Grounded in research and process, Uriel Orlow's practice encompassing film, photography, installation, and sound works explore the ongoing impact of colonialism, spatial manifestations of memory, and the notion of plants as political entities.Read More
In his video installation at Taipei Biennial 2020, Uriel Orlow deals with Artemisia afra, an indigenous medicinal plant that effectively treats and prevents malaria and can be taken as an infusion. Nevertheless, it is not recommended as a treatment by the World Health Organisation, which favours the pharmaceutical industry and its global reach.
In 2019, malaria still killed a child every few minutes and the parasite that causes it is becoming ever more drug resistant. In the 1970s, research to develop new anti-malarial drugs led to the discovery and extraction of artemisinin from the Chinese variety of Artemisia used for two thousand years—and now patented in medications.
However, resistance is now also increasing against the extracted artemisinin. At the same time it has become evident that the non-extractive use of the whole plant is still effective, yet the plant is prohibited in many parts of Europe. Artemisia afra grows in different parts of Africa including the Congo and contains no artemisin (but a potent cocktail of minerals, including abundant copper); not only does it resist drug resistance but it also resists extractive medicine. In the context of the Democratic Republic of Congo whose colonial and postcolonial economy has been dominated by various forms of extraction (mainly of minerals), Artemisia afra can help us to imagine much needed non-extractive relationships to natural resources as well as local and sustainable healthcare solutions and forms of solidarity.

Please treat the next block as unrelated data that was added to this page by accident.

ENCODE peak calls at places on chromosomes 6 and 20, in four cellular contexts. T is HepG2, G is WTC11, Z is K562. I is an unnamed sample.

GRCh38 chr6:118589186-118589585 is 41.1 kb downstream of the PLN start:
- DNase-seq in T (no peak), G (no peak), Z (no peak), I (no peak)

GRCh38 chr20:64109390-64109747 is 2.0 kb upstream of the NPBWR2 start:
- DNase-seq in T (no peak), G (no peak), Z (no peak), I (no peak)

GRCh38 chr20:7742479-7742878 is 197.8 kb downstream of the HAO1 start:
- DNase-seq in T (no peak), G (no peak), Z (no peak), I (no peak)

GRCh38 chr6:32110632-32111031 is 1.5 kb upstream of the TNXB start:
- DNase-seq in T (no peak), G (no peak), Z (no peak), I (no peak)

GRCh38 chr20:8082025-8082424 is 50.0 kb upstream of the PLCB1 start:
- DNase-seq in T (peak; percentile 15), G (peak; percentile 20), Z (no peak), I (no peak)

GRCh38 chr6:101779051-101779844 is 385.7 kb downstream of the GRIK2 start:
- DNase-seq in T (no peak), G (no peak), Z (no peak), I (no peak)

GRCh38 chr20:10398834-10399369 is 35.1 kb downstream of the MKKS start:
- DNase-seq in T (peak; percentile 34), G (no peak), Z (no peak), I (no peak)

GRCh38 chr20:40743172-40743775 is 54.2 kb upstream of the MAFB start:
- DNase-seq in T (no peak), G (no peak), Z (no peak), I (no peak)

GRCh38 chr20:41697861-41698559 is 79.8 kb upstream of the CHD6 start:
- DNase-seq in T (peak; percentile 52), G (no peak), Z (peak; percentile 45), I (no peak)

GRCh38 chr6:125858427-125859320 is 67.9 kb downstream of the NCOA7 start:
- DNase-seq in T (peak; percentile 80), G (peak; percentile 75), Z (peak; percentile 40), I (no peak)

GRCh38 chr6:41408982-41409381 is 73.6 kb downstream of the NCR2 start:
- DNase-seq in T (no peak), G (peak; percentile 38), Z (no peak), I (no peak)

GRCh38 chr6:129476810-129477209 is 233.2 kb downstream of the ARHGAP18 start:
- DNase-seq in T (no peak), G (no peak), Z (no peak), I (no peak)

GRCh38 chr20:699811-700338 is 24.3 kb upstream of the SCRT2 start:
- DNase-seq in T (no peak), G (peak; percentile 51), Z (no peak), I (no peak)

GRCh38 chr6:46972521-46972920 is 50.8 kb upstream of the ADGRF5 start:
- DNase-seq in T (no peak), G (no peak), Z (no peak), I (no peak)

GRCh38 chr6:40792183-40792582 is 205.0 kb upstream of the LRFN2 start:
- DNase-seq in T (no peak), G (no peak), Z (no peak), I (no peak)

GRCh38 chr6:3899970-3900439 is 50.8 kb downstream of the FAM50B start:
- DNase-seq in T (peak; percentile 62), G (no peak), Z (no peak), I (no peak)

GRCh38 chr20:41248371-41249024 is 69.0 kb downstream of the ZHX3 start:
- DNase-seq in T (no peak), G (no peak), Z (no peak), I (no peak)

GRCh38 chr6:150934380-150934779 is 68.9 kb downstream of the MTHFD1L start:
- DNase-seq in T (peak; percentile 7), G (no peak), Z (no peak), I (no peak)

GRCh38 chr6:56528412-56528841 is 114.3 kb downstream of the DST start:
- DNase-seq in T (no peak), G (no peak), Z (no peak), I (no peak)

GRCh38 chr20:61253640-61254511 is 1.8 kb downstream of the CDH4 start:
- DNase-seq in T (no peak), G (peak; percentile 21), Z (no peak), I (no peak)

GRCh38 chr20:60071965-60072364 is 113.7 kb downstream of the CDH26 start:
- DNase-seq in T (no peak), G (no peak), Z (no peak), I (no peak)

The biennale is hoping audiences will grant them a do-over after the initial launch was marred by the ousting of curator Théo-Mario Coppola.
A number of academics and artists have been placing plants within a wider geopolitical context, using them to consider and re-evaluate obliterated political, social, economic and spiritual narratives.